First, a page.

Judith H. Dobrzynski reports here and ArtInfo.com reports here.

Bailey on Fake Twitter Gopnik

Only Bailey could somehow make sense out of not apologizing (yet) to Blake Gopnik over his identity theft over at Twitter.

Read it here.

Also Bailey made a really interesting point separately: it would be interesting to see if the Washington Post reports on this whole issue.

After all, this is a rather interesting development, and I am sure that Twitter does not condone identity theft, and I suspect that the WaPo wouldn't be too happy to see their employees' names and reputation taken in vain.

And why is the site still up? Shouldn't Blake complain and have the site removed? From what I can tell, with 175 followers, there could be 175 folks out there who still think that Blake Gopnik has a Twitter voice.

Update: The fake Twitter account has finally been suspended.

Wanna go to a DC opening tomorrow?


March 20 (Friday), 6-8 p.m. at Capitol Hill Art and Frame, 623 Pennsylvania Ave SE, Washington, DC.

Wednesday, March 18, 2009

Campello reviewed

In TMP director/choreographer Jon Douglas Rake’s presentation of “Footloose the Musical,” the dancing and singing are spot-on for all the main actors. Elise Campello is particularly impressive as the sassy yet sometimes sweet Ariel, wooing the boys with her cutoff shorts and sweater dresses when her father is not around.
Details here.

Blake Gopnik on Twitter: Did I call it or what?

Questioningly quasidentified by a less than reputable blog which never errs, art bloggers jumped all over the Twittering "Blake Gopnik" in the last few days.

When I first looked at it, it smelled fishy to me right away; and did I call it or what?

I was right! It wasn't Blake Gopnik!

I know Gopnik, and even though I seldom agree with his art viewpoints, sometimes question his art history training, and often vociferously criticize his apathy towards his own hometown artists and art galleries, I do respect him as a person and recognize his intellect and agenda.

The Twitter "Gopnik" falsehood was clear to the most casual observer, but only if you read Gopnik without a prejudiced eye and only if one takes the time to examine the silly Twitterings attributed to a very serious and composed and erudite person.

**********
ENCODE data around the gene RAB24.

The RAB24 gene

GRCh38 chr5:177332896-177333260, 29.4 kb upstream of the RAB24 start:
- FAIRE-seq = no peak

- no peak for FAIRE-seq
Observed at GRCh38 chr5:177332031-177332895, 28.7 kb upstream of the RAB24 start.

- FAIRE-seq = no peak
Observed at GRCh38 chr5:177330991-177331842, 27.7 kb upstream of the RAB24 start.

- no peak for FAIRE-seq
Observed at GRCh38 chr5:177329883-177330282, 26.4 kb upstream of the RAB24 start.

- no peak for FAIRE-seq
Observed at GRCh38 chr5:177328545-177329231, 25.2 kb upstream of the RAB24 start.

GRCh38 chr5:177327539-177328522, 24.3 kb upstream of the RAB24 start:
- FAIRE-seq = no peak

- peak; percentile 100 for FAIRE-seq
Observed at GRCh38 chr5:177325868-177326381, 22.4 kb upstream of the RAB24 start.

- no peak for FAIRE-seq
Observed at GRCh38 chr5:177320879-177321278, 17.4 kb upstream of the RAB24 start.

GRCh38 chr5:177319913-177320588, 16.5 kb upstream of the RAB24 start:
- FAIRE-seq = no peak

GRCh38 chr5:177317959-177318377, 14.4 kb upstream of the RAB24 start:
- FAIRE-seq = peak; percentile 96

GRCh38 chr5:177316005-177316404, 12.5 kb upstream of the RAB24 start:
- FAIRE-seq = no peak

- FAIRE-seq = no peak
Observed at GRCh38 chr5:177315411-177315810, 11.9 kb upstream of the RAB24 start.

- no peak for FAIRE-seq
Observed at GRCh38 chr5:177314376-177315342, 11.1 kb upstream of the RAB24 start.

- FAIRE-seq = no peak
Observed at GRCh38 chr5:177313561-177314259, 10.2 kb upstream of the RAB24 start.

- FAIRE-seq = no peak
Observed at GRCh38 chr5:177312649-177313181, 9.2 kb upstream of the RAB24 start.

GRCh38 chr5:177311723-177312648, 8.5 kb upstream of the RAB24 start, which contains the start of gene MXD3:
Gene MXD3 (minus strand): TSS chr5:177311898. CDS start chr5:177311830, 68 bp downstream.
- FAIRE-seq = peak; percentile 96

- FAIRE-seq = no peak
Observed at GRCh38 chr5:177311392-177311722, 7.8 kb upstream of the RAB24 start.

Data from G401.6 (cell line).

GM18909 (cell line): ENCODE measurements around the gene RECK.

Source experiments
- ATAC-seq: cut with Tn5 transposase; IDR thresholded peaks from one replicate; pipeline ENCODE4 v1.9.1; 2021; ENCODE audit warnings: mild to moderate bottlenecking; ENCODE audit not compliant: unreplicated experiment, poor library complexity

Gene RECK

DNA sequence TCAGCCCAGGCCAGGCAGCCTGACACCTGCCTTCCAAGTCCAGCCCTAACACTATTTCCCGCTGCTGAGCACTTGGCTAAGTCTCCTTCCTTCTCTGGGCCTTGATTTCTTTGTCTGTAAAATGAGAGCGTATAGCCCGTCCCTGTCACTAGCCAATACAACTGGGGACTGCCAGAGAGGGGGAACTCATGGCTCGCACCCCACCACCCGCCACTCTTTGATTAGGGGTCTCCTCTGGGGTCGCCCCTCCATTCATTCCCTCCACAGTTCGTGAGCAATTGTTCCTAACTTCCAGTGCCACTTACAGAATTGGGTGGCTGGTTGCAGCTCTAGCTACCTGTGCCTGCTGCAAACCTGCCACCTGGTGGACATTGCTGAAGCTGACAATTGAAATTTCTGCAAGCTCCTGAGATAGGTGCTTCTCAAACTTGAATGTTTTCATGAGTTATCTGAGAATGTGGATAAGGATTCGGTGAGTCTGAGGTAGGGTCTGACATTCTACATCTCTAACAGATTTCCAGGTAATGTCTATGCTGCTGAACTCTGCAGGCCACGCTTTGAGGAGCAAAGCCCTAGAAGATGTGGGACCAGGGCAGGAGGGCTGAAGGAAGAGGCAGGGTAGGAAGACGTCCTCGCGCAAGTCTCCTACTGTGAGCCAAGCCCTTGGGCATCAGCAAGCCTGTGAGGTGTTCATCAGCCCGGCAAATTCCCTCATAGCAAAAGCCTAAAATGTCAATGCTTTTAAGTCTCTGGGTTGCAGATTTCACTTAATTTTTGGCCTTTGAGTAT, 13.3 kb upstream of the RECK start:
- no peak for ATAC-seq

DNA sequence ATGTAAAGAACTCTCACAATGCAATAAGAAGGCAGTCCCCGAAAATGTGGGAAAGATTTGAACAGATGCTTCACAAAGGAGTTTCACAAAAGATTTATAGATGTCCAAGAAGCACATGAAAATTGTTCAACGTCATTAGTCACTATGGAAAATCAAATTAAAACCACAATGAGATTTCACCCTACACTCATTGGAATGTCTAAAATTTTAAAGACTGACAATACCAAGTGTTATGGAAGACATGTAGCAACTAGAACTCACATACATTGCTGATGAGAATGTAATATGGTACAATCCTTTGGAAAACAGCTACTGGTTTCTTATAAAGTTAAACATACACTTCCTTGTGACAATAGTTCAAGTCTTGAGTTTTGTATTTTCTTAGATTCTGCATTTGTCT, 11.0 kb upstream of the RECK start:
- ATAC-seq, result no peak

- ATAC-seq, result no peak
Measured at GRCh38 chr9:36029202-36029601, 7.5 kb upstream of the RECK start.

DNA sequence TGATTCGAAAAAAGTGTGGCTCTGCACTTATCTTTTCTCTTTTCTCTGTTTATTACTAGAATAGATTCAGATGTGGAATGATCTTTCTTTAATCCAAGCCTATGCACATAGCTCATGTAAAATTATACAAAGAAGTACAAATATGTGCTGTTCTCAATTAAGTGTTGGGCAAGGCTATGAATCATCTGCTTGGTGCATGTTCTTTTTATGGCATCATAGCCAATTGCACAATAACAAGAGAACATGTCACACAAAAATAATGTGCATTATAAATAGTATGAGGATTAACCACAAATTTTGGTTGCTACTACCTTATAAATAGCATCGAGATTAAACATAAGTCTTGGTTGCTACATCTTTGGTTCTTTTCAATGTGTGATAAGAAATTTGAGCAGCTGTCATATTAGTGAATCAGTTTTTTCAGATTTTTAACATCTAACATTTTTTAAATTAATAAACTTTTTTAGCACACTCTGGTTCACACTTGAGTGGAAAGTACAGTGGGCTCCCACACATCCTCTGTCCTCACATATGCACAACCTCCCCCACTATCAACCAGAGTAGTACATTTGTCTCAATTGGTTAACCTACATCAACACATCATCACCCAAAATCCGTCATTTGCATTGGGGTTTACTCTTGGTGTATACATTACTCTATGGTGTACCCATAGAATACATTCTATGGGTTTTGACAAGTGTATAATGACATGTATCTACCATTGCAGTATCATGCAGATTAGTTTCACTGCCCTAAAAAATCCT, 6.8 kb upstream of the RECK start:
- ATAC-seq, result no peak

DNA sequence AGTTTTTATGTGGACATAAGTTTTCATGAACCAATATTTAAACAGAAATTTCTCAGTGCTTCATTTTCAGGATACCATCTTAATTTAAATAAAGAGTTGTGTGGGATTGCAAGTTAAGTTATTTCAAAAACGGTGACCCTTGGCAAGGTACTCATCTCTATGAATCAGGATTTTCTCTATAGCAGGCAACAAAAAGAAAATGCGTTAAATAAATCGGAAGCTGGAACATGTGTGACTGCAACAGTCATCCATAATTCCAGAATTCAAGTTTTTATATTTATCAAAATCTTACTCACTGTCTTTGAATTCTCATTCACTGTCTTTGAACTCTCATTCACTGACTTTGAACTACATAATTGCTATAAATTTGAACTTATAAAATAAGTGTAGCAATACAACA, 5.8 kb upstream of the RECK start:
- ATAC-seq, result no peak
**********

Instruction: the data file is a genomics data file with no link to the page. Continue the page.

The good bloggers have already apologized, while the one who's never wrong, just shrugged it off... never mind past lecturing on "confirm before publishing."

That's the difference between a good journalist and someone who's not. When one fucks up, like we all do and like I have done many times in my life, one apologizes. It took me a long time to learn this. Regina and I have age and experience on our side.

To the fake Twitter Gopnik: what you have done has broken the law, and I'm about to loosen Carnivore on your ass; this should be fun.

Georgetown opening this Friday

The galleries at 1054 32st Street, NW in Georgetown in DC will have their usual third Friday openings this March 20, from 6-8PM.

Over at Cross MacKenzie, "Microworlds" looks really interesting. This is an exhibition of ceramic sculpture by renowned Canadian sculptor Neil Forrest paired with photographs by Johns Hopkins University Scientists, Norman Barker & Giraud Foster.

"These artists explore worlds unseen by the naked eye and through their original techniques create intricate representations of these invisible realms."

In the forward of the accompanying book, "Ancient Microworlds," Francis M. Hueber, Curator of Paleobotany at the Smithsonian says, "On film, they have captured the wondrous images they have encountered, presenting their exquisite photographs as stimulants for our own imaginations."

Wanna go to a Philly opening tomorrow?

Grand Opening of Temple Gallery and reception for their MFA Thesis Exhibitions Series, Thursday, March 19, 2008, 6 - 8 PM.

Temple University's Tyler School of Art will host a series of solo Masters of Fine Arts thesis exhibitions, occurring weekly from March 18 to May 9, 2009. The thesis exhibitions are the culmination of each student's two-year career at Tyler and represent, for many, their first professional one-person exhibition. The series includes students from all Tyler departments and an array of media: painting, sculpture, glass, printmaking, metals, graphic design, fibers, photography, ceramics, and more.

Tuesday, March 17, 2009

Regina Hackett

When I was at art school in Seattle, we used to call the Seattle Post Intelligencer by another name: The Seattle Past Intelligence. It was the arrogance of children, of course. In fact in 1980 or 1981, a whole bunch of us got together and put together a spoof edition of the paper, which we sold on the streets of Seattle. My contribution was a cartoon take-off on Doonesbury, where one of the characters got a cartoon blow job.

That great Seattle newspaper bit the dust after 146 years and is no longer. The PI's loss releases the terrific Regina Hackett to continue her super blogging activities at Another Bouncing Ball.

Visit her often!

Come Again?